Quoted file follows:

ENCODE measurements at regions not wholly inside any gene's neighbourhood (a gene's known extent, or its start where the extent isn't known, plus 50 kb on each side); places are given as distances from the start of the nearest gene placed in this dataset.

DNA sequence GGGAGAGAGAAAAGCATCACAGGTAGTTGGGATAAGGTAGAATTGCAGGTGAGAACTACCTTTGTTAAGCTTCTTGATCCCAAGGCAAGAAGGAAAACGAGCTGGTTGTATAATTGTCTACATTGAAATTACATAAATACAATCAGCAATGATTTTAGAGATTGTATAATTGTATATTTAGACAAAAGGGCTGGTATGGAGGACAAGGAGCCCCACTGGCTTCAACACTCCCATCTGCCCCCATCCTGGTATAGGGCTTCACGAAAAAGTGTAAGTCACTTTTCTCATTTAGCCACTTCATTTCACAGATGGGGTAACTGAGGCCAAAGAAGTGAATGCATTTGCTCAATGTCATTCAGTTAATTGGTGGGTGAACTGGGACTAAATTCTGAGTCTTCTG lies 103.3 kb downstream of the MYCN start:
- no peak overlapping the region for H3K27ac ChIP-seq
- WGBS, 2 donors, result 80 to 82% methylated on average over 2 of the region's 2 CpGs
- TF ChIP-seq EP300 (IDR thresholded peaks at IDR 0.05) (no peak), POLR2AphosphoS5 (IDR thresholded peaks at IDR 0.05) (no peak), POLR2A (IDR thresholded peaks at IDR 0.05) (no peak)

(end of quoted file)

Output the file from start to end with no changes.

ENCODE measurements at regions not wholly inside any gene's neighbourhood (a gene's known extent, or its start where the extent isn't known, plus 50 kb on each side); places are given as distances from the start of the nearest gene placed in this dataset.

DNA sequence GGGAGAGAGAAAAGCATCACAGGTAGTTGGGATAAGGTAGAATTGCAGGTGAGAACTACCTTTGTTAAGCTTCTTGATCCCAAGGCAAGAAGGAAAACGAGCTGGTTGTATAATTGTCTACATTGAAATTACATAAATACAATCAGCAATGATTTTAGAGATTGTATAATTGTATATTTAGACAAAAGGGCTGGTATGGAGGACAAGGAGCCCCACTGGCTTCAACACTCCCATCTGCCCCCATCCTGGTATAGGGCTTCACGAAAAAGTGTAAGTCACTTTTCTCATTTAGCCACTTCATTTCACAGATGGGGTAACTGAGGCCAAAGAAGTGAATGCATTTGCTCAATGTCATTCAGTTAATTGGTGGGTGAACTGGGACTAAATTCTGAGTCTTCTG lies 103.3 kb downstream of the MYCN start:
- no peak overlapping the region for H3K27ac ChIP-seq
- WGBS, 2 donors, result 80 to 82% methylated on average over 2 of the region's 2 CpGs
- TF ChIP-seq EP300 (IDR thresholded peaks at IDR 0.05) (no peak), POLR2AphosphoS5 (IDR thresholded peaks at IDR 0.05) (no peak), POLR2A (IDR thresholded peaks at IDR 0.05) (no peak)